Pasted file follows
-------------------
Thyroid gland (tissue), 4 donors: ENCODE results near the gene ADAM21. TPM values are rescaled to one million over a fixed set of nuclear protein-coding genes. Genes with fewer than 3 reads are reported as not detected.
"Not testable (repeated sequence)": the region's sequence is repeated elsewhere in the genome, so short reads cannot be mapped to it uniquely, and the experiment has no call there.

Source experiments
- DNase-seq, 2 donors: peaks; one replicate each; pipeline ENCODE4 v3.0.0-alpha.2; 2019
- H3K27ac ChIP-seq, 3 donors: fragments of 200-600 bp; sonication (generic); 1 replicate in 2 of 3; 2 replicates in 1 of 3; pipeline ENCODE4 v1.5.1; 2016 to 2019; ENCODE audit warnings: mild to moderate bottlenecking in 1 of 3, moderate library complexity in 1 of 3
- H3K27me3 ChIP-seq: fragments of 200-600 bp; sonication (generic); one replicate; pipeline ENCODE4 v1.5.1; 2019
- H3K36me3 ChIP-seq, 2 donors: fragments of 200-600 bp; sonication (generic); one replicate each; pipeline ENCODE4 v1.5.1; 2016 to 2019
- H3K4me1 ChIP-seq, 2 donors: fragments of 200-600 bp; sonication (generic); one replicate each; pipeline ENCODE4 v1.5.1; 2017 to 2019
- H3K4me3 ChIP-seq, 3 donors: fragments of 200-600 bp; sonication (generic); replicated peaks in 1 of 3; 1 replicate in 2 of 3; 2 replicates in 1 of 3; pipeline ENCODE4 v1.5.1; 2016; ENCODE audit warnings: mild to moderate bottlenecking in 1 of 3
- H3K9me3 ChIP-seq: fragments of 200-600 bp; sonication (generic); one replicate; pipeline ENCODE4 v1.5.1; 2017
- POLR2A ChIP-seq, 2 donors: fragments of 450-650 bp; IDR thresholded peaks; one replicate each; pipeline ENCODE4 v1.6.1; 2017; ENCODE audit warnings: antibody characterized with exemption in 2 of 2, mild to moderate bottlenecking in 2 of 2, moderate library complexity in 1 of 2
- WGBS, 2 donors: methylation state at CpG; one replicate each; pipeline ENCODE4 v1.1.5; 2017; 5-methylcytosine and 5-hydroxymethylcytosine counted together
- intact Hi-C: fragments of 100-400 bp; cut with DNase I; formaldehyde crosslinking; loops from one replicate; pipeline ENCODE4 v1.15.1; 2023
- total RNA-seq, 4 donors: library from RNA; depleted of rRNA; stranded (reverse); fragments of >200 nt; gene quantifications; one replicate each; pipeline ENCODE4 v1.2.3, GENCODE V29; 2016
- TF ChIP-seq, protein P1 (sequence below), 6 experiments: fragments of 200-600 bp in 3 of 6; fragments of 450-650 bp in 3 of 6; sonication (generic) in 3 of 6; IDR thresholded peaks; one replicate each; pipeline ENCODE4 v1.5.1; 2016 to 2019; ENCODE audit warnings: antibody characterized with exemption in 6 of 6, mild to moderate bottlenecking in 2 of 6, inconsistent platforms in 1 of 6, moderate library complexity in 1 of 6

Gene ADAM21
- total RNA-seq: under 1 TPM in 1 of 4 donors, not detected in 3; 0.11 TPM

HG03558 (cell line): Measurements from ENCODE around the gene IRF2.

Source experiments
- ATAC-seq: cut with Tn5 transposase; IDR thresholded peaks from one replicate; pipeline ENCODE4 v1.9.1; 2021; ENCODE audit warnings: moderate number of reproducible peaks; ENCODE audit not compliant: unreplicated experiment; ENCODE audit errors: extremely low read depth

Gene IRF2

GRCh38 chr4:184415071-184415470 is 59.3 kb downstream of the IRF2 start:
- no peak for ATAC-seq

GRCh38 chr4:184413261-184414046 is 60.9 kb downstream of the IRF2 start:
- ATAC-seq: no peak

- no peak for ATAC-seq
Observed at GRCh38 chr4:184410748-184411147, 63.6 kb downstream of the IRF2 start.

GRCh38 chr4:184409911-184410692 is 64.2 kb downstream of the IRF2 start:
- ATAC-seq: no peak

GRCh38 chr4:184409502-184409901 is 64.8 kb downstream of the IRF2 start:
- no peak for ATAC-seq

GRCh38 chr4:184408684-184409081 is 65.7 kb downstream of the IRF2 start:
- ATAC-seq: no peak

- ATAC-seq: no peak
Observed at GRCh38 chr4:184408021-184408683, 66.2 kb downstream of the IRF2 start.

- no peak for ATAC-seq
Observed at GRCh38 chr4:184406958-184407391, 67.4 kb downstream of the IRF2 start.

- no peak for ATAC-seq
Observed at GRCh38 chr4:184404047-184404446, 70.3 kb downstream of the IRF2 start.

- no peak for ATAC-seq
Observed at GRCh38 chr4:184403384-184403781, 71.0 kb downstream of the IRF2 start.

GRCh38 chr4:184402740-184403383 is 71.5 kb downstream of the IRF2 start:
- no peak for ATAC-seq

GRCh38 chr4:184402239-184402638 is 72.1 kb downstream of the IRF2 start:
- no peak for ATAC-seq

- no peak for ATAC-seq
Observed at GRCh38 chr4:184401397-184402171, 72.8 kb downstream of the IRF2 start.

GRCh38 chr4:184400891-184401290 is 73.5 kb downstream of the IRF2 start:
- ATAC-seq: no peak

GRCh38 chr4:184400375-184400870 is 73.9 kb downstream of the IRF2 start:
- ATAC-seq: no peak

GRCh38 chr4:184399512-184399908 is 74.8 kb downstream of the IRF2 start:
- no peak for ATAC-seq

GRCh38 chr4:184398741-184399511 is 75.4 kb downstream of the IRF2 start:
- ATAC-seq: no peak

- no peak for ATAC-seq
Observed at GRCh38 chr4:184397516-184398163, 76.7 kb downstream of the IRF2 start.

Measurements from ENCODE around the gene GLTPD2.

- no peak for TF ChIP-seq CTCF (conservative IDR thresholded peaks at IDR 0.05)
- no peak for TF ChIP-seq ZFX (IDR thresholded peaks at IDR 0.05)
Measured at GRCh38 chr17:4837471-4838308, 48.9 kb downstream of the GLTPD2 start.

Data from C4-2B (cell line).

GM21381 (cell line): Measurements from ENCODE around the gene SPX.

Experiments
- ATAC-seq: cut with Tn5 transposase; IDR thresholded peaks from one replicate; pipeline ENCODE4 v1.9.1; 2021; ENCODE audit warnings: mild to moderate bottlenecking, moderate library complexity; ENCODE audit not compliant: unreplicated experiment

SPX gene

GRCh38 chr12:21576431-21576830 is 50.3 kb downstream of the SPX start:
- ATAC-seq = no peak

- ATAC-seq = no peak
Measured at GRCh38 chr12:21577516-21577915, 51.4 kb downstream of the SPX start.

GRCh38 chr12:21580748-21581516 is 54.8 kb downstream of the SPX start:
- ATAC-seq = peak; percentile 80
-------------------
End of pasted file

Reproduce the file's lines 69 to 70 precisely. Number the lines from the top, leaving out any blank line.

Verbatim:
- ATAC-seq = no peak
Measured at GRCh38 chr12:21577516-21577915, 51.4 kb downstream of the SPX start.